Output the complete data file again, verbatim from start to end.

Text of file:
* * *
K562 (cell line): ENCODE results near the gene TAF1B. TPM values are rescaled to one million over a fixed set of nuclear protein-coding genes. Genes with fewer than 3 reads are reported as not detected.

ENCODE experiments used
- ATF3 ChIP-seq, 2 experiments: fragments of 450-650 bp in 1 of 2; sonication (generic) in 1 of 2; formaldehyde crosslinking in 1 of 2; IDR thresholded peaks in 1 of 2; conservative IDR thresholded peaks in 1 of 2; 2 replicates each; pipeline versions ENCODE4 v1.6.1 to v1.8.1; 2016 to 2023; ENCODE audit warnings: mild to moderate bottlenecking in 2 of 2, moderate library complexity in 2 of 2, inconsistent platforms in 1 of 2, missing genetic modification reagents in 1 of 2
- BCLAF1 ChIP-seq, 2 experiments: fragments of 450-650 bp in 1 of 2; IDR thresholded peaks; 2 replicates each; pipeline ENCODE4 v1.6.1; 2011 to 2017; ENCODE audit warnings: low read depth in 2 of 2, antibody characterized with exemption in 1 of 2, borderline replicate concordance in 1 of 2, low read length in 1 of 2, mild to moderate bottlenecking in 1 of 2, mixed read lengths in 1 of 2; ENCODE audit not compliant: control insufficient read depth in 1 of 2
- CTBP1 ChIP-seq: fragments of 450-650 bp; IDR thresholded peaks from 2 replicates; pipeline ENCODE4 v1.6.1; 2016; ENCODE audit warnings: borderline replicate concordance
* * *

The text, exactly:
K562 (cell line): ENCODE results near the gene TAF1B. TPM values are rescaled to one million over a fixed set of nuclear protein-coding genes. Genes with fewer than 3 reads are reported as not detected.

ENCODE experiments used
- ATF3 ChIP-seq, 2 experiments: fragments of 450-650 bp in 1 of 2; sonication (generic) in 1 of 2; formaldehyde crosslinking in 1 of 2; IDR thresholded peaks in 1 of 2; conservative IDR thresholded peaks in 1 of 2; 2 replicates each; pipeline versions ENCODE4 v1.6.1 to v1.8.1; 2016 to 2023; ENCODE audit warnings: mild to moderate bottlenecking in 2 of 2, moderate library complexity in 2 of 2, inconsistent platforms in 1 of 2, missing genetic modification reagents in 1 of 2
- BCLAF1 ChIP-seq, 2 experiments: fragments of 450-650 bp in 1 of 2; IDR thresholded peaks; 2 replicates each; pipeline ENCODE4 v1.6.1; 2011 to 2017; ENCODE audit warnings: low read depth in 2 of 2, antibody characterized with exemption in 1 of 2, borderline replicate concordance in 1 of 2, low read length in 1 of 2, mild to moderate bottlenecking in 1 of 2, mixed read lengths in 1 of 2; ENCODE audit not compliant: control insufficient read depth in 1 of 2
- CTBP1 ChIP-seq: fragments of 450-650 bp; IDR thresholded peaks from 2 replicates; pipeline ENCODE4 v1.6.1; 2016; ENCODE audit warnings: borderline replicate concordance